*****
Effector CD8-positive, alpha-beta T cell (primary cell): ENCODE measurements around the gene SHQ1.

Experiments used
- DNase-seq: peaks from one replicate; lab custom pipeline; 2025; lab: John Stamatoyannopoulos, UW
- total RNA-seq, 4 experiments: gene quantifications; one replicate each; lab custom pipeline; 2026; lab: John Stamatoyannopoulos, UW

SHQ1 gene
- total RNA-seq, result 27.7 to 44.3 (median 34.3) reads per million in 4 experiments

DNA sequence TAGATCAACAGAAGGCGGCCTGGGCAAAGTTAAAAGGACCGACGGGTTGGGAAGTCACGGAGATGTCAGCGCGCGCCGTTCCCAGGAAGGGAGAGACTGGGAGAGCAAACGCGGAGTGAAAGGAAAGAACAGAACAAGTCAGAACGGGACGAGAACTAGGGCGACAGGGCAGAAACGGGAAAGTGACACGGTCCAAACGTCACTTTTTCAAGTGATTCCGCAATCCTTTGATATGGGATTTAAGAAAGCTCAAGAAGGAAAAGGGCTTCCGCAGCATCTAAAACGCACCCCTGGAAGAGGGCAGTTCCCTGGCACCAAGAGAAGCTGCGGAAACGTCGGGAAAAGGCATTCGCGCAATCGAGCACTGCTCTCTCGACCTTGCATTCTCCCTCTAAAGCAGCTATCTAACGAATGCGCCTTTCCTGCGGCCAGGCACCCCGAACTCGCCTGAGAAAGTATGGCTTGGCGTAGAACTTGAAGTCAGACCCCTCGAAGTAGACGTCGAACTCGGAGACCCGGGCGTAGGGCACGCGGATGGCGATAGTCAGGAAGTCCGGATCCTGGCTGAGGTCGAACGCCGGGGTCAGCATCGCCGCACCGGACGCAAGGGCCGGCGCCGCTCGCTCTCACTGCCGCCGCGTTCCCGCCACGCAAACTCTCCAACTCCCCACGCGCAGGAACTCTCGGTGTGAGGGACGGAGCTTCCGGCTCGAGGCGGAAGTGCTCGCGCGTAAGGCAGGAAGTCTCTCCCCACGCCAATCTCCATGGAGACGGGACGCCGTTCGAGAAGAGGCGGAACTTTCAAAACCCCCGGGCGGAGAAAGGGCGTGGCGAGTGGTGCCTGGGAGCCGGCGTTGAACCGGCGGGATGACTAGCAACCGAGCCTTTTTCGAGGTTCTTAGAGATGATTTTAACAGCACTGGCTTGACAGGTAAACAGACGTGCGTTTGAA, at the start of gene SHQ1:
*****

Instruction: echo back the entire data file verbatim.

Effector CD8-positive, alpha-beta T cell (primary cell): ENCODE measurements around the gene SHQ1.

Experiments used
- DNase-seq: peaks from one replicate; lab custom pipeline; 2025; lab: John Stamatoyannopoulos, UW
- total RNA-seq, 4 experiments: gene quantifications; one replicate each; lab custom pipeline; 2026; lab: John Stamatoyannopoulos, UW

SHQ1 gene
- total RNA-seq, result 27.7 to 44.3 (median 34.3) reads per million in 4 experiments

DNA sequence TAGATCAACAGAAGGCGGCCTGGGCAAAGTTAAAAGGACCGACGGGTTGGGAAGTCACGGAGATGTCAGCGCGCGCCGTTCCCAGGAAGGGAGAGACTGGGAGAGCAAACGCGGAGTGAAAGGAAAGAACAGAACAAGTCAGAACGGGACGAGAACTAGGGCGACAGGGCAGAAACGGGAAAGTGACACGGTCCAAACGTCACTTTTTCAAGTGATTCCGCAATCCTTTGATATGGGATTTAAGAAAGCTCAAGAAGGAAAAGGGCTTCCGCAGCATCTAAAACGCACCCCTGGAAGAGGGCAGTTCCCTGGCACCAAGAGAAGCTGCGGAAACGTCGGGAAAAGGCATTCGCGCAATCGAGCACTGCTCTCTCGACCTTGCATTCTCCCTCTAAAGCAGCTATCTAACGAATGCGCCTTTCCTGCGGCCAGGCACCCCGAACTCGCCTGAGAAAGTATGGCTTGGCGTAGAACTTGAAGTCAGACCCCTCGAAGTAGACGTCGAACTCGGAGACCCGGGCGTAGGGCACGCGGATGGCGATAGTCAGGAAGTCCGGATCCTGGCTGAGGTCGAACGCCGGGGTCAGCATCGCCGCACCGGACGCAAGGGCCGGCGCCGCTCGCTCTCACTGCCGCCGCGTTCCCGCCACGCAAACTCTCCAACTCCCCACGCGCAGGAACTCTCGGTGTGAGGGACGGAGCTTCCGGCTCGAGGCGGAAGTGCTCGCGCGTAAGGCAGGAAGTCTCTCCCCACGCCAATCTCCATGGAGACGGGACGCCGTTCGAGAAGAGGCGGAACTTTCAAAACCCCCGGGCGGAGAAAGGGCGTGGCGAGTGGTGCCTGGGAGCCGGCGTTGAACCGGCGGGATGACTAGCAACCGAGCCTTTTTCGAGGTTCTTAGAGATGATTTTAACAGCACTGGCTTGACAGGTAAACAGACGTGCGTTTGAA, at the start of gene SHQ1: